I have a genre of questions that relate to “The Lightning Thief” being an adaptation of a quite popular young adult novel. How do you prepare yourself to take on a role that is an adaptation of well-loved, popular character?
“I read the books. I’ve read them so many times I’m actually reading the series for the third time right now to prepare myself because every time I read it I’m like, ‘Oh yeah, that’s right! This happens.’ At least for me, this is part of my prep, I don’t know what everyone else likes to do, but I want to know everything. I want to know everything that we don’t even get the opportunity to touch upon in the musical because, you know, it has to be two hours. So we take short-cuts but we still get the emotional arc and the storyline across, but we might have to cut a few things that are that are more elaborated obviously in the book. Having it be a book, especially as opposed to, you know, a lot of musicals are adapted from movies nowadays and having it be adapted from a book that’s a humongous series, there is just a wealth of information that I get to dive into and it’s basically just like secrets into how this character thinks constantly and it is so helpful, so I just try to learn as much as I can and figure out how she aligns with who I am naturally.”
So would you say that “The Lightning Thief” musical is much closer to the book than, say, the movie adaptation?
“(laughter) Mhm, have you seen it?”
Yes, I went opening night sixth grade.
“Oh my gosh, you did?”
“Oh my gosh, did you dress up? Be honest.”
No, I did not. But I had a blog. Like a fan blog.
“Yes, I love it! I actually haven’t seen the movie because, you know, the fans are very vocal about their dissatisfaction with the movies (as well as Rick Riordan), so I have steered clear, honestly, of the movies and have only been reading the books. But maybe, I’ve always wanted like all of us in the cast to like get together and have a fun night watching the movies and being like ‘Oh, what is happening right now?’ because I know, I’ve heard everyone’s been like, ‘Don’t do it!’ but I have to; it’s like that thing you can’t look at but you want to.”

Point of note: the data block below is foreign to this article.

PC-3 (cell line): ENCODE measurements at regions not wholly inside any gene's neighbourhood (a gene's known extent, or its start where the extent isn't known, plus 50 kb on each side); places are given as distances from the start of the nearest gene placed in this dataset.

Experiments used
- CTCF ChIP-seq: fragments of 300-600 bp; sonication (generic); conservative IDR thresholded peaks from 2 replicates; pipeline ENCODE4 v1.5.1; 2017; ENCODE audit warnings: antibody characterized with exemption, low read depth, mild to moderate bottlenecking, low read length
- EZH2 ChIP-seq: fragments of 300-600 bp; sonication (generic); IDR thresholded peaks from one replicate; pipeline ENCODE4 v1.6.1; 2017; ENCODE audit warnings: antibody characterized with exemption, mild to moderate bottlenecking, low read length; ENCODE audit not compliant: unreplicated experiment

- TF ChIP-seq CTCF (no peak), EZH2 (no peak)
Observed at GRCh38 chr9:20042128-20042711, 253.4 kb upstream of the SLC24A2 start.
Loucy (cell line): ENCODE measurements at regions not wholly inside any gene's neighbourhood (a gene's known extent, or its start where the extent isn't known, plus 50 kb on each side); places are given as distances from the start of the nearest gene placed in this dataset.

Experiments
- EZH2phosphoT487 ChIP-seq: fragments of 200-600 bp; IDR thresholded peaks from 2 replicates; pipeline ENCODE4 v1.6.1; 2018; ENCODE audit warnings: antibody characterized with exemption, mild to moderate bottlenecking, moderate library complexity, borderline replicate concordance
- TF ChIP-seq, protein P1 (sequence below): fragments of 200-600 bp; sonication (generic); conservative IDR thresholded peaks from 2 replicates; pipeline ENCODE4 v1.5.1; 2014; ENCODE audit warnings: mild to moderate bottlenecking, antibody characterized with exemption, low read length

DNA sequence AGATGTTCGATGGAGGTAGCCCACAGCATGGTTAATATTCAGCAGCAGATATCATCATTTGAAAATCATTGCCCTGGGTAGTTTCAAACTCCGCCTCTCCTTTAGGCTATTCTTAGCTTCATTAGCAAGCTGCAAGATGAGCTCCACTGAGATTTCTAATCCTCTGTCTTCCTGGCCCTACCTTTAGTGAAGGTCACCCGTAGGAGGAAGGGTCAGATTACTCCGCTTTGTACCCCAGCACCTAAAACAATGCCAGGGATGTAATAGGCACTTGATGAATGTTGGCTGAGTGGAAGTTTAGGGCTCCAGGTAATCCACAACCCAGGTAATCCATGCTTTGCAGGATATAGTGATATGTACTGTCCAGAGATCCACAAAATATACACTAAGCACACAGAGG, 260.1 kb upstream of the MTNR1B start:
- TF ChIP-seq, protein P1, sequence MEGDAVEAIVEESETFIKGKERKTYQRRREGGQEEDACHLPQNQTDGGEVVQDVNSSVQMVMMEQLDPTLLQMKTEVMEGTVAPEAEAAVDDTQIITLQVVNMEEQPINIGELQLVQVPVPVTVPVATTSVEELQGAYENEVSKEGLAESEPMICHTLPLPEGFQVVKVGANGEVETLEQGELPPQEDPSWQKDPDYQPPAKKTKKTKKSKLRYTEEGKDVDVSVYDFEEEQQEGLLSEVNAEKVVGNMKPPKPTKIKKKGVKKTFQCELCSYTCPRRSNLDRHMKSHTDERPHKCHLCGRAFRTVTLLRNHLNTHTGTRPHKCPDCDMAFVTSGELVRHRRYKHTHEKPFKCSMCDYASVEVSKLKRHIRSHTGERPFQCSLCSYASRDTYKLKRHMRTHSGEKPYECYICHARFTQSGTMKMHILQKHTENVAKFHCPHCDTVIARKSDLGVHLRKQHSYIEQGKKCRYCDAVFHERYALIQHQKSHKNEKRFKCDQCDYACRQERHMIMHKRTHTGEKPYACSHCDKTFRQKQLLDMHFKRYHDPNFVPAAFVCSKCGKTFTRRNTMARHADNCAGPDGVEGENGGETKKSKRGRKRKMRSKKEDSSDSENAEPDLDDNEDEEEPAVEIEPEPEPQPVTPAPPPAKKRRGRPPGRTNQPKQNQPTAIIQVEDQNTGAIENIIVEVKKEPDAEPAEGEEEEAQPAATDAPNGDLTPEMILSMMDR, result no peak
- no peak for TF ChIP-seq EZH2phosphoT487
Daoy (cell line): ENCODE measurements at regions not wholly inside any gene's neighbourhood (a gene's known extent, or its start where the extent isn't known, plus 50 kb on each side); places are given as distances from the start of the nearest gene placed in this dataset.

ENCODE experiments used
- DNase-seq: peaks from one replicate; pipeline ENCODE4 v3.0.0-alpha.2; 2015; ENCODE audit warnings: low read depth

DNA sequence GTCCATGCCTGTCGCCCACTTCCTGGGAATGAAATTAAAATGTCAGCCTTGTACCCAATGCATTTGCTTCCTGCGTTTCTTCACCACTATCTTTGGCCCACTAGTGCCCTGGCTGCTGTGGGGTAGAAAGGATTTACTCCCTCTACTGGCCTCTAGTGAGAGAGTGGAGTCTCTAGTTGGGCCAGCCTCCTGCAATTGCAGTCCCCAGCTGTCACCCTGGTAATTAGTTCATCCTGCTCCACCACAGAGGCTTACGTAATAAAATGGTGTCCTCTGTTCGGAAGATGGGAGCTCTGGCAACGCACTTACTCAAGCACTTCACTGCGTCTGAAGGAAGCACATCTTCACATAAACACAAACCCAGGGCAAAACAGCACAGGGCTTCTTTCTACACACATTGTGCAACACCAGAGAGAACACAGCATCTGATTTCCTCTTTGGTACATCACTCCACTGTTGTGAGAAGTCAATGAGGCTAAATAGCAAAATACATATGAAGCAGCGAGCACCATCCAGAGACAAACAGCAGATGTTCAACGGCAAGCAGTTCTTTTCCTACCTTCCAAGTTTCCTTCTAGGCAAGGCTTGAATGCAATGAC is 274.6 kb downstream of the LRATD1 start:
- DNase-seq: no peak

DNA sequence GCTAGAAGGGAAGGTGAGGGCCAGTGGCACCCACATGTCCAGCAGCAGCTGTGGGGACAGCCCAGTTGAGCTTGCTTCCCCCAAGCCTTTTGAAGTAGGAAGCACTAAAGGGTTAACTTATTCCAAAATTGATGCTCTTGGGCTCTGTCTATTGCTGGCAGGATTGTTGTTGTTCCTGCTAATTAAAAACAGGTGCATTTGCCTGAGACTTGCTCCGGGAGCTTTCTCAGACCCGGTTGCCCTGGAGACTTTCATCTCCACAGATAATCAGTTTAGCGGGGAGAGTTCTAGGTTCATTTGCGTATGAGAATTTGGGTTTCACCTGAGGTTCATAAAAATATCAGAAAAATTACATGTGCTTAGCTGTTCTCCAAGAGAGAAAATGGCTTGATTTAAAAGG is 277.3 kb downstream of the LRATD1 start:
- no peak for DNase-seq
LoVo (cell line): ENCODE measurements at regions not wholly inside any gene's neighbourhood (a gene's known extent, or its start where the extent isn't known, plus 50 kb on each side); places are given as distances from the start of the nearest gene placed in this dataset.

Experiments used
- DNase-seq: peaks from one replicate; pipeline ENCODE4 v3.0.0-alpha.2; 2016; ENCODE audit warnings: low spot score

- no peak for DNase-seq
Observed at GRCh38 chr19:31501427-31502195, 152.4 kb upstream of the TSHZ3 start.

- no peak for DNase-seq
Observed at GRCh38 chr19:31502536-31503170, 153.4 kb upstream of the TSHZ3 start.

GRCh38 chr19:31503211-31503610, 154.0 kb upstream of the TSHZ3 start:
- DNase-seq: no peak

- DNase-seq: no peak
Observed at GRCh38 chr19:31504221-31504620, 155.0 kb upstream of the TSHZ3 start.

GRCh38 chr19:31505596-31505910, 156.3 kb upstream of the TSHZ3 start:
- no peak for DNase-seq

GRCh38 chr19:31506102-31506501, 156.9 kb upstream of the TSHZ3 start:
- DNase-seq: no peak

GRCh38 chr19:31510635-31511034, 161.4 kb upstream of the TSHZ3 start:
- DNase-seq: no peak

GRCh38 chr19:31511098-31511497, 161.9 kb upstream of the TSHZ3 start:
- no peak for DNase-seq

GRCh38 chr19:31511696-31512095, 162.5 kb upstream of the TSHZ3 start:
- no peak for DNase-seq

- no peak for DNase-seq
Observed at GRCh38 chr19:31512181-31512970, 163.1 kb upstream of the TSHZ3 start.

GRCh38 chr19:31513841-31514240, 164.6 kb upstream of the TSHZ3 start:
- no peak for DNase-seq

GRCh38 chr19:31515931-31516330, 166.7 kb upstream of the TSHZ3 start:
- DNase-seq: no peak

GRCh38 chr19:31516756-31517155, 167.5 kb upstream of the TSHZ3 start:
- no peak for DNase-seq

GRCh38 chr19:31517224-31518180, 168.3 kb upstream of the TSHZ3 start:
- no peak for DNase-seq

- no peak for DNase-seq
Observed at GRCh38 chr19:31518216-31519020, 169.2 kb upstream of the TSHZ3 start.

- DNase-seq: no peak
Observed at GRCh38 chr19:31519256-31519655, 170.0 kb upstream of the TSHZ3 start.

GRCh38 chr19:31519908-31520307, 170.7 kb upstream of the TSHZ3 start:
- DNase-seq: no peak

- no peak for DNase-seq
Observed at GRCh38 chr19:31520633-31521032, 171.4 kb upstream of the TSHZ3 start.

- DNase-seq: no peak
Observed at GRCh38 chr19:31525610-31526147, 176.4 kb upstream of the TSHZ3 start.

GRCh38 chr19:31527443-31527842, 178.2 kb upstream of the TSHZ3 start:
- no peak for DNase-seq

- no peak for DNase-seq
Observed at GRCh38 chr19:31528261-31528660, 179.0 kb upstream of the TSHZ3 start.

It is an interesting endeavor. Do you think when people compare books to movies — or books to musicals — is that an intimidating comparison or, you know, musical theater is such a different medium, is that even a fair comparison to make?
“Yeah. More kind of your second option there. I feel like you, especially with books, it is a fantastic source material. But I feel like part of what is the purpose of an adaptation is kind of being like, ‘Alright, what didn’t this version of the story do that we can uplift in this new genre?’ The books are incredible, and it’s like, ‘Okay, so why make it into a movie? Why make it into a musical?’ The characters have such a wonderful emotional life throughout the entirety of the books. Rick does such a great job of, kind of…they’re angsty and their feelings come through with everything that they are doing and I think when you add music to that and underscoring that and you get to, kind of like, within a book you get to hear someone’s inner monologue, that’s what happens on stage with the song. And I think just like when you add music to anything that takes care of someone’s emotional life already, so I just think it’s fun to be like ‘What is the music of these characters?’ And it’s a really cool, kind of rock score.”